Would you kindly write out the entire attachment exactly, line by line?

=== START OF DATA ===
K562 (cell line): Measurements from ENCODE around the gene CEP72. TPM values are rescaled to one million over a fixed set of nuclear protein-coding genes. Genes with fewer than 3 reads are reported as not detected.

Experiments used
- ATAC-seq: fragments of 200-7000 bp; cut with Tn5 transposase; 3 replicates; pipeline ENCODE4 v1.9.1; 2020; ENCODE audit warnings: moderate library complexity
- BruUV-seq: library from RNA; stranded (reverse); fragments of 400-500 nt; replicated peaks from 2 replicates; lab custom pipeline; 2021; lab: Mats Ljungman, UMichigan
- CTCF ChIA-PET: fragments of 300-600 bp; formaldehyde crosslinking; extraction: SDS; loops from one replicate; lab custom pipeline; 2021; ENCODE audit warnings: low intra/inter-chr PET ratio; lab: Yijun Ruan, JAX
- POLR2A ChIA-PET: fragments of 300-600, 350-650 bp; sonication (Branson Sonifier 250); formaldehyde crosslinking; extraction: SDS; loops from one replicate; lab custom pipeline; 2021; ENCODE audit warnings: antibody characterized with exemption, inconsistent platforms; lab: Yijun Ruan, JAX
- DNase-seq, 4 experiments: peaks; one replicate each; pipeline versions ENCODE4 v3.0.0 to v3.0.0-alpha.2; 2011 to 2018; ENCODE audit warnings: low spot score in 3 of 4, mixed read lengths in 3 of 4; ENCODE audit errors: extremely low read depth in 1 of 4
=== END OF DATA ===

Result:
K562 (cell line): Measurements from ENCODE around the gene CEP72. TPM values are rescaled to one million over a fixed set of nuclear protein-coding genes. Genes with fewer than 3 reads are reported as not detected.

Experiments used
- ATAC-seq: fragments of 200-7000 bp; cut with Tn5 transposase; 3 replicates; pipeline ENCODE4 v1.9.1; 2020; ENCODE audit warnings: moderate library complexity
- BruUV-seq: library from RNA; stranded (reverse); fragments of 400-500 nt; replicated peaks from 2 replicates; lab custom pipeline; 2021; lab: Mats Ljungman, UMichigan
- CTCF ChIA-PET: fragments of 300-600 bp; formaldehyde crosslinking; extraction: SDS; loops from one replicate; lab custom pipeline; 2021; ENCODE audit warnings: low intra/inter-chr PET ratio; lab: Yijun Ruan, JAX
- POLR2A ChIA-PET: fragments of 300-600, 350-650 bp; sonication (Branson Sonifier 250); formaldehyde crosslinking; extraction: SDS; loops from one replicate; lab custom pipeline; 2021; ENCODE audit warnings: antibody characterized with exemption, inconsistent platforms; lab: Yijun Ruan, JAX
- DNase-seq, 4 experiments: peaks; one replicate each; pipeline versions ENCODE4 v3.0.0 to v3.0.0-alpha.2; 2011 to 2018; ENCODE audit warnings: low spot score in 3 of 4, mixed read lengths in 3 of 4; ENCODE audit errors: extremely low read depth in 1 of 4